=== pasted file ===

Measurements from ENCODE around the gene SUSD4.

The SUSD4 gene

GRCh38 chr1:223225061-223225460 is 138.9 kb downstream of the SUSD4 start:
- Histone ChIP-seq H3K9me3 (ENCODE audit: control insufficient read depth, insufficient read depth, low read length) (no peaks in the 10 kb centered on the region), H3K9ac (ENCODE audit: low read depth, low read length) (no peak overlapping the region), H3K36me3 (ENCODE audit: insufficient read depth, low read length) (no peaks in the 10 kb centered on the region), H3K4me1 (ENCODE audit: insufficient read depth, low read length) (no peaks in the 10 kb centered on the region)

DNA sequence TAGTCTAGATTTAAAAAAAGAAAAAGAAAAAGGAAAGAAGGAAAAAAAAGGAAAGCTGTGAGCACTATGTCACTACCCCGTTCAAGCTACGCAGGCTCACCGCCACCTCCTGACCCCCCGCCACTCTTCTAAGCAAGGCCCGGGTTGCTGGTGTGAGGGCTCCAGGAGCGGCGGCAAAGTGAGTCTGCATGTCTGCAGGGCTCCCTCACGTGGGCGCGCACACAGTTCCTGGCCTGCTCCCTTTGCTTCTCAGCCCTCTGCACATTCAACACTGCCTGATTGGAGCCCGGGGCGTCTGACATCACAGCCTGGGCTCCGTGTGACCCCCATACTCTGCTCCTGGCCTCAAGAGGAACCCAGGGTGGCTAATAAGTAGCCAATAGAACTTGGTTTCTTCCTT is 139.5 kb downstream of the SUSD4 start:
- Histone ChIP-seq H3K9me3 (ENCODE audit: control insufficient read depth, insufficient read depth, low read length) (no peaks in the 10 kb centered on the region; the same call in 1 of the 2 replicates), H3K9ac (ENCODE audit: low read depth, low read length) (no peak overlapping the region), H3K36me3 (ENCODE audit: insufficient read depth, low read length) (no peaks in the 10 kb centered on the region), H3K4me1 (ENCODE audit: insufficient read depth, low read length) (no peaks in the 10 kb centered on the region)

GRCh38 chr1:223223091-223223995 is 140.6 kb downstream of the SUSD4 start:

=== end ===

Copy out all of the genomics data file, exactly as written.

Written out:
Measurements from ENCODE around the gene SUSD4.

The SUSD4 gene

GRCh38 chr1:223225061-223225460 is 138.9 kb downstream of the SUSD4 start:
- Histone ChIP-seq H3K9me3 (ENCODE audit: control insufficient read depth, insufficient read depth, low read length) (no peaks in the 10 kb centered on the region), H3K9ac (ENCODE audit: low read depth, low read length) (no peak overlapping the region), H3K36me3 (ENCODE audit: insufficient read depth, low read length) (no peaks in the 10 kb centered on the region), H3K4me1 (ENCODE audit: insufficient read depth, low read length) (no peaks in the 10 kb centered on the region)

DNA sequence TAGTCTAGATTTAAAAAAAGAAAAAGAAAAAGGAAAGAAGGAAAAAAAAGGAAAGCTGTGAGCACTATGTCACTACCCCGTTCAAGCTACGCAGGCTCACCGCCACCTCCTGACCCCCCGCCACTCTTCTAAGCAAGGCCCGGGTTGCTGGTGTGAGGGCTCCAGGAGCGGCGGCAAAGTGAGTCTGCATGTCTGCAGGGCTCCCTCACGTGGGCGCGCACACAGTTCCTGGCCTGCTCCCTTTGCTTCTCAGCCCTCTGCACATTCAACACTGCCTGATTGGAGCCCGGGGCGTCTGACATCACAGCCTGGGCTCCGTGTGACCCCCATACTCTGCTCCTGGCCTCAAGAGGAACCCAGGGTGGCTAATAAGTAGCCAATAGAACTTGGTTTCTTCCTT is 139.5 kb downstream of the SUSD4 start:
- Histone ChIP-seq H3K9me3 (ENCODE audit: control insufficient read depth, insufficient read depth, low read length) (no peaks in the 10 kb centered on the region; the same call in 1 of the 2 replicates), H3K9ac (ENCODE audit: low read depth, low read length) (no peak overlapping the region), H3K36me3 (ENCODE audit: insufficient read depth, low read length) (no peaks in the 10 kb centered on the region), H3K4me1 (ENCODE audit: insufficient read depth, low read length) (no peaks in the 10 kb centered on the region)

GRCh38 chr1:223223091-223223995 is 140.6 kb downstream of the SUSD4 start: